From the Gulf of Tonkin to the Persian Gulf
Chandra Muzaffar
Targeting Iran
Valerie Reynoso
The Violent History of the Venezuelan Opposition
Howard Lisnoff
They’re Just About Ready to Destroy Roe v. Wade
Eileen Appelbaum
Private Equity is a Driving Force Behind Devious Surprise Billings
Binoy Kampmark
Bob Hawke: Misunderstood in Memoriam
J.P. Linstroth
End of an era for ETA?: May Basque Peace Continue
Weekend Edition
May 17, 2019
Friday - Sunday
Melvin Goodman
Trump and the Middle East: a Long Record of Personal Failure
Joan Roelofs
“Get Your Endangered Species Off My Bombing Range!”
Jeffrey St. Clair
Roaming Charges: Slouching Towards Tehran
Paul Street
It’s Even More Terrible Than You Thought
Rob Urie
Grabby Joe and the Problem of Environmental Decline
Ajamu Baraka
2020 Elections: It’s Militarism and the Military Budget Stupid!
Andrew Levine
Springtime for Biden and Democrats
Richard Moser
The Interlocking Crises: War and Climate Chaos
Ron Jacobs
Uncle Sam Needs Our Help Again?
Eric Draitser
Elizabeth Warren Was Smart to Tell FOX to Go to Hell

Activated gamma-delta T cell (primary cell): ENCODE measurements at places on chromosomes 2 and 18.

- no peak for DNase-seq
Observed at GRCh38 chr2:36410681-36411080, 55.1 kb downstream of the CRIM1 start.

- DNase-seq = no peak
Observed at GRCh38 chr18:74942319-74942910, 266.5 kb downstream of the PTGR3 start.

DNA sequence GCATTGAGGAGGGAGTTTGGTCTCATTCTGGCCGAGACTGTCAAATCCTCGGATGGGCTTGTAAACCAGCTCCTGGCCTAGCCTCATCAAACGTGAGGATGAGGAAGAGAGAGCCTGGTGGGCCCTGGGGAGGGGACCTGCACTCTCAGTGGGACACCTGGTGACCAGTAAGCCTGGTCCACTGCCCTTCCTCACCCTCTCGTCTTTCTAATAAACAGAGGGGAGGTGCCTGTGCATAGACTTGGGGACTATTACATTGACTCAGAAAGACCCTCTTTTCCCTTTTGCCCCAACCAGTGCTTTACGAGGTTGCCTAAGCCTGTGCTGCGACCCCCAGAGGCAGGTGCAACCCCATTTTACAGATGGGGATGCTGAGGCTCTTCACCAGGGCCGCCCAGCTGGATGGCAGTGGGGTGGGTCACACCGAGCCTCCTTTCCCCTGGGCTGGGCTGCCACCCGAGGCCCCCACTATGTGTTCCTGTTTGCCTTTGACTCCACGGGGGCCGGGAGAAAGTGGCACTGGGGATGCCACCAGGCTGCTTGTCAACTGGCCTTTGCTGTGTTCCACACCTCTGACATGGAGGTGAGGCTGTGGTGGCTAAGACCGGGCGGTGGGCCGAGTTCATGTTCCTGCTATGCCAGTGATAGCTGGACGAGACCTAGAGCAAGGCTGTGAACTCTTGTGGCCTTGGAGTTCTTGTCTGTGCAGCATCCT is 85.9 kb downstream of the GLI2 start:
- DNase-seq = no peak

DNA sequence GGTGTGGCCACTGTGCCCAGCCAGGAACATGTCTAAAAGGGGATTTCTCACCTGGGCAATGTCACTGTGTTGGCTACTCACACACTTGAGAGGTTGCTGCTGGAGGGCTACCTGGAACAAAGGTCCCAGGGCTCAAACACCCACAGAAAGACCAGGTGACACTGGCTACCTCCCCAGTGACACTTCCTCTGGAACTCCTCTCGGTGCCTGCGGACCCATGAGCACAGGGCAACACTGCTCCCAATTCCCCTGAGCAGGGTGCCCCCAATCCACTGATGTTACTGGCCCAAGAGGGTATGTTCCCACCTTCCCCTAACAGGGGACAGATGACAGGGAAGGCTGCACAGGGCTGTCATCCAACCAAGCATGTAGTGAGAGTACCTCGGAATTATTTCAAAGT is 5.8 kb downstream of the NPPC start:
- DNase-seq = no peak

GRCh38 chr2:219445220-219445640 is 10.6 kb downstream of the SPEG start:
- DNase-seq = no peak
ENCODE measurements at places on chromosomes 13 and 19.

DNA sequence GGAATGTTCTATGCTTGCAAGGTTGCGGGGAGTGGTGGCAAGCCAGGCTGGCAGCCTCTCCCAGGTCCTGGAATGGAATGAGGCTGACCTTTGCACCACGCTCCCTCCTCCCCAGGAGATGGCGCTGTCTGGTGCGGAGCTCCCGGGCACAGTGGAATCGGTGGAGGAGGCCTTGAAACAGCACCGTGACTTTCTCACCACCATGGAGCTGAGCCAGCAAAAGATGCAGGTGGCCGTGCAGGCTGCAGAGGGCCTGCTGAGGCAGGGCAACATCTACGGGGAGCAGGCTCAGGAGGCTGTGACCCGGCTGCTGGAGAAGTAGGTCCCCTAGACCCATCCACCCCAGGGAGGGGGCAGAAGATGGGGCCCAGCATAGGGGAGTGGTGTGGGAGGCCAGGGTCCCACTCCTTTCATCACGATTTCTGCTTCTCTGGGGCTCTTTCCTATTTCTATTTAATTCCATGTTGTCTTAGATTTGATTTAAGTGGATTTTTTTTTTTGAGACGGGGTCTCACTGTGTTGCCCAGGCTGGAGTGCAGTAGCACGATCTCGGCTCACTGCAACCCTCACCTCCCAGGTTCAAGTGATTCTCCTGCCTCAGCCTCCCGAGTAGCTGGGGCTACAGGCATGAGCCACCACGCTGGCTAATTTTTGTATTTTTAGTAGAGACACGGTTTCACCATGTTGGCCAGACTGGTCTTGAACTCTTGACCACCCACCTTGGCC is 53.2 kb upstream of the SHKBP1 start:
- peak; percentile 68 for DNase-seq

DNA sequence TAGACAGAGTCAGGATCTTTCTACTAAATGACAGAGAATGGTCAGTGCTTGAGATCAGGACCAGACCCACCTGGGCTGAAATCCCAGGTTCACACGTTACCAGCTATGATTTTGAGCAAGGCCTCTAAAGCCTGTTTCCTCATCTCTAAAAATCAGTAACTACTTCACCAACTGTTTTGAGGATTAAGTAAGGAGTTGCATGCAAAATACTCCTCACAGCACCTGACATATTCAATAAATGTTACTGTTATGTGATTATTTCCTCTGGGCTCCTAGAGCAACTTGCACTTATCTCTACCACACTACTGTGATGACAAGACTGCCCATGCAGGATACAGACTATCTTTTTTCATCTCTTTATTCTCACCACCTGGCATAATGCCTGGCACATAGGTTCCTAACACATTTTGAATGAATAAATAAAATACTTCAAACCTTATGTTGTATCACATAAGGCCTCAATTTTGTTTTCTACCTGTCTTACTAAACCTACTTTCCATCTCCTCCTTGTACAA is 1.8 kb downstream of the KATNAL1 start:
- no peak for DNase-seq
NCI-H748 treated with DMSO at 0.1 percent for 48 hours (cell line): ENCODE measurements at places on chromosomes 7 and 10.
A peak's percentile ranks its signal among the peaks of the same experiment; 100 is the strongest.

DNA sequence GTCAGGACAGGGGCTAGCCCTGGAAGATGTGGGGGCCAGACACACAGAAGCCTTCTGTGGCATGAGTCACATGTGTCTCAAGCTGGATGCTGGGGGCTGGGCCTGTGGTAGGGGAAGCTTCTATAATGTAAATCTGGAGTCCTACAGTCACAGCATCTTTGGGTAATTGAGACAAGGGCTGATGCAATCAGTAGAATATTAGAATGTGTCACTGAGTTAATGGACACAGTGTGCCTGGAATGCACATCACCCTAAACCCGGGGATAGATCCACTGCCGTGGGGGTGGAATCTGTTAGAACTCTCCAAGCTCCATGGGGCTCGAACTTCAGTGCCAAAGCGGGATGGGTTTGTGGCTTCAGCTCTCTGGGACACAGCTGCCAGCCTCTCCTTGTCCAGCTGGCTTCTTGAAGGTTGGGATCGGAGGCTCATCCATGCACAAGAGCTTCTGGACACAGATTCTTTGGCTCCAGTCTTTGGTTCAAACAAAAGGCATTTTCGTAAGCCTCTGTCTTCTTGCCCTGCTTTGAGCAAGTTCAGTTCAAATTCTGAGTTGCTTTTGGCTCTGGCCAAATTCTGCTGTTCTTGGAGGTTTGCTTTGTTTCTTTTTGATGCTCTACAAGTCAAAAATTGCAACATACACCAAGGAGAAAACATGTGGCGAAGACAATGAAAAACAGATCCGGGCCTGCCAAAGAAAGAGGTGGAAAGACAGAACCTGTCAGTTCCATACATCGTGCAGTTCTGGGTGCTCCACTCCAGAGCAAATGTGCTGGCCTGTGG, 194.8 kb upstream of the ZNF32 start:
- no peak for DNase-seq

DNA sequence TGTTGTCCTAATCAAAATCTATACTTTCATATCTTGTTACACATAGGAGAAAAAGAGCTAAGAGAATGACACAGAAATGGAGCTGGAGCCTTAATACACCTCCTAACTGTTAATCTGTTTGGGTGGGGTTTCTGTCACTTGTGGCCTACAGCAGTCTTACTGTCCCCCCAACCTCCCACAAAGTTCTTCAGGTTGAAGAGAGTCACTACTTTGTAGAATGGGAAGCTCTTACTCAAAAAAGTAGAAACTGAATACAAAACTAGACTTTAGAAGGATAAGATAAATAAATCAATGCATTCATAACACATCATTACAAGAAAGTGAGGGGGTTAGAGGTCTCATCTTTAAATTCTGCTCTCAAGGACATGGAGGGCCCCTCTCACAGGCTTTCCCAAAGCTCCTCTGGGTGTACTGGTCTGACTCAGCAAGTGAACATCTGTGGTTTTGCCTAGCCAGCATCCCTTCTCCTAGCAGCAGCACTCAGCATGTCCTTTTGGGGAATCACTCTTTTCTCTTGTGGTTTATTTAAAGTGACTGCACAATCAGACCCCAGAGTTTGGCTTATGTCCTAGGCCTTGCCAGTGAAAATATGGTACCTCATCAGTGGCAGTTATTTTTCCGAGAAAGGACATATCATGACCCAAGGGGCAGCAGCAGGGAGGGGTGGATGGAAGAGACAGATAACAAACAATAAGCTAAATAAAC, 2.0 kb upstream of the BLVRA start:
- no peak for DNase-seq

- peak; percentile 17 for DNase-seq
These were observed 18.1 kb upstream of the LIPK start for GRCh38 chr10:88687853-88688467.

Peter Bolton
The Washington Post’s “Cartel of the Suns” Theory is the Latest Desperate Excuse for Why the Coup Attempt in Venezuela has Failed
Doug Johnson Hatlem
Analysis of Undecideds Suggests Biden’s Support May be Exaggerated
Peter Lackowski
Eyewitness in Venezuela: a 14-year Perspective
Karl Grossman
Can Jerry Nadler Take Down Trump?
Howie Hawkins
Does the Climate Movement Really Mean What It Says?
Gary Leupp
Bolton and the Road to the War He Wants
Jill Richardson
Climate Change was No Accident
Josh Hoxie
Debunking Myths About Wealth and Race
David Barsamian
Iran Notes
David Mattson
Social Carrying Capacity Politspeak Bamboozle
Christopher Brauchli
The Pompeo Smirk
Louis Proyect
Trotsky, Bukharin and the Eco-Modernists
Martha Burk
Will Burning at the Stake Come Next?
John W. Whitehead
The Deadly Perils of Traffic Stops in America
FacebookTwitterRedditEmail